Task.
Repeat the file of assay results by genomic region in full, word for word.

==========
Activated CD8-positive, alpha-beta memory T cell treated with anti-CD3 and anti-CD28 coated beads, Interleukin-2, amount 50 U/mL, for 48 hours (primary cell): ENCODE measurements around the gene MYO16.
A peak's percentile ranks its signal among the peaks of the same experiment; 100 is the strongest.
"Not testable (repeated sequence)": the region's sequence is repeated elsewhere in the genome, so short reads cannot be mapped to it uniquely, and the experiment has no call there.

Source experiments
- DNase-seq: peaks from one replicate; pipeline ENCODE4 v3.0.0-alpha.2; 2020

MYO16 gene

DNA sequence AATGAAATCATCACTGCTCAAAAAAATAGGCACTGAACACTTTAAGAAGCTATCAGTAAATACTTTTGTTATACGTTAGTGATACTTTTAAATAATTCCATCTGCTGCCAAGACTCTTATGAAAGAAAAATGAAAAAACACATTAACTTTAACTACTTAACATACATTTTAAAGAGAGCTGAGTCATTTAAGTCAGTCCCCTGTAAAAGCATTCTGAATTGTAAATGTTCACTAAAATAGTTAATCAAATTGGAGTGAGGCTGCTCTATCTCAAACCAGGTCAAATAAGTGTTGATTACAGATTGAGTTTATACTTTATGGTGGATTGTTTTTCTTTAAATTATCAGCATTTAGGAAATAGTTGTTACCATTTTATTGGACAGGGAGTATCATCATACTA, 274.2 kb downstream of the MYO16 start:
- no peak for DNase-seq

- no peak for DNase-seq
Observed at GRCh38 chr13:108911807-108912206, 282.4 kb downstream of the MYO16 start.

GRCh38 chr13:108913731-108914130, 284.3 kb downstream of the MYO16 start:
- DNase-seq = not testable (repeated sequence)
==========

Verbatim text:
Activated CD8-positive, alpha-beta memory T cell treated with anti-CD3 and anti-CD28 coated beads, Interleukin-2, amount 50 U/mL, for 48 hours (primary cell): ENCODE measurements around the gene MYO16.
A peak's percentile ranks its signal among the peaks of the same experiment; 100 is the strongest.
"Not testable (repeated sequence)": the region's sequence is repeated elsewhere in the genome, so short reads cannot be mapped to it uniquely, and the experiment has no call there.

Source experiments
- DNase-seq: peaks from one replicate; pipeline ENCODE4 v3.0.0-alpha.2; 2020

MYO16 gene

DNA sequence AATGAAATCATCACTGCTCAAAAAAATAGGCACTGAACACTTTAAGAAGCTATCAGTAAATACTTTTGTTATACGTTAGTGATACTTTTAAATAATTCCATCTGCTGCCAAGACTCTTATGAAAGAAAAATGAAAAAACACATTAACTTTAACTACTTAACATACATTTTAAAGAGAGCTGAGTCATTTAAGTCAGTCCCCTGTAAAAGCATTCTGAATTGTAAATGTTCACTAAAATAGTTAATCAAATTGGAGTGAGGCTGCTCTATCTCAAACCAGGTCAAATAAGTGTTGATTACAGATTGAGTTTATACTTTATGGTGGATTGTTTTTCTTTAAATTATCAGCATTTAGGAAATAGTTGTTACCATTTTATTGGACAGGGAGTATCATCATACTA, 274.2 kb downstream of the MYO16 start:
- no peak for DNase-seq

- no peak for DNase-seq
Observed at GRCh38 chr13:108911807-108912206, 282.4 kb downstream of the MYO16 start.

GRCh38 chr13:108913731-108914130, 284.3 kb downstream of the MYO16 start:
- DNase-seq = not testable (repeated sequence)